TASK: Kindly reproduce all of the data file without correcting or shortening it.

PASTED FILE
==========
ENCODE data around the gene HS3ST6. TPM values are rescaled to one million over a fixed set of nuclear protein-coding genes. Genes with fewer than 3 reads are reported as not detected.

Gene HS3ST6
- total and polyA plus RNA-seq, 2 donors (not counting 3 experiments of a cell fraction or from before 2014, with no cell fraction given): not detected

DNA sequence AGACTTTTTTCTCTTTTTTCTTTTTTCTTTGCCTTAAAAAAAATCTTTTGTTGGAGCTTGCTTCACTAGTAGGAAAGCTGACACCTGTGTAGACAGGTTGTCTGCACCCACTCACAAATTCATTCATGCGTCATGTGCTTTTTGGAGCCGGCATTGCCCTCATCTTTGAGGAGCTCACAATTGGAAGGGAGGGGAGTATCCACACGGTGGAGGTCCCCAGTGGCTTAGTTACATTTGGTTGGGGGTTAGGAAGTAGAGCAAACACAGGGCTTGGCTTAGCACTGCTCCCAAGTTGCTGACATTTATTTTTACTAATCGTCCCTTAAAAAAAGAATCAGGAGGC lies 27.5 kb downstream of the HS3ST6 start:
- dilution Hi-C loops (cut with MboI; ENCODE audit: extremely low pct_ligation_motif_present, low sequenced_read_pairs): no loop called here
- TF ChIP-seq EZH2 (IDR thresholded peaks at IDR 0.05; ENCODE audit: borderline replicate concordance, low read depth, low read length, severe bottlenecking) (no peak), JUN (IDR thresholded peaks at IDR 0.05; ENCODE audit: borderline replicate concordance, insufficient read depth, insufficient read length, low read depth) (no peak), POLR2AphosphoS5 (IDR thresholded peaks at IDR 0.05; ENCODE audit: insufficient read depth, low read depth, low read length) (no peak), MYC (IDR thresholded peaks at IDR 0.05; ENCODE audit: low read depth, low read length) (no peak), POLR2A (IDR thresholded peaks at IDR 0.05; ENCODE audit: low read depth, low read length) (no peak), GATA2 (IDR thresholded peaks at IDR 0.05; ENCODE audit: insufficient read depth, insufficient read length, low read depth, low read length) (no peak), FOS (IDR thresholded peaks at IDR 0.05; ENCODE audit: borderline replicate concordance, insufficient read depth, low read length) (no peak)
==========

ENCODE data around the gene HS3ST6. TPM values are rescaled to one million over a fixed set of nuclear protein-coding genes. Genes with fewer than 3 reads are reported as not detected.

Gene HS3ST6
- total and polyA plus RNA-seq, 2 donors (not counting 3 experiments of a cell fraction or from before 2014, with no cell fraction given): not detected

DNA sequence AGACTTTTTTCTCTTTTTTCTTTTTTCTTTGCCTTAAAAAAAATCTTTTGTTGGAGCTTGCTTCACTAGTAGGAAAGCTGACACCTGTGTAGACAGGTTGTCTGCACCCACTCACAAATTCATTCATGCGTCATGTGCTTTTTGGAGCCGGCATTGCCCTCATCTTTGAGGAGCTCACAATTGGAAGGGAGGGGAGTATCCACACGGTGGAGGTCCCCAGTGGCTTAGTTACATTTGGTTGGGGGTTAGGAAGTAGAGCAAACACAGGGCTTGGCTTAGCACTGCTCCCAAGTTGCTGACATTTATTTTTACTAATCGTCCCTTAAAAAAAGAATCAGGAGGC lies 27.5 kb downstream of the HS3ST6 start:
- dilution Hi-C loops (cut with MboI; ENCODE audit: extremely low pct_ligation_motif_present, low sequenced_read_pairs): no loop called here
- TF ChIP-seq EZH2 (IDR thresholded peaks at IDR 0.05; ENCODE audit: borderline replicate concordance, low read depth, low read length, severe bottlenecking) (no peak), JUN (IDR thresholded peaks at IDR 0.05; ENCODE audit: borderline replicate concordance, insufficient read depth, insufficient read length, low read depth) (no peak), POLR2AphosphoS5 (IDR thresholded peaks at IDR 0.05; ENCODE audit: insufficient read depth, low read depth, low read length) (no peak), MYC (IDR thresholded peaks at IDR 0.05; ENCODE audit: low read depth, low read length) (no peak), POLR2A (IDR thresholded peaks at IDR 0.05; ENCODE audit: low read depth, low read length) (no peak), GATA2 (IDR thresholded peaks at IDR 0.05; ENCODE audit: insufficient read depth, insufficient read length, low read depth, low read length) (no peak), FOS (IDR thresholded peaks at IDR 0.05; ENCODE audit: borderline replicate concordance, insufficient read depth, low read length) (no peak)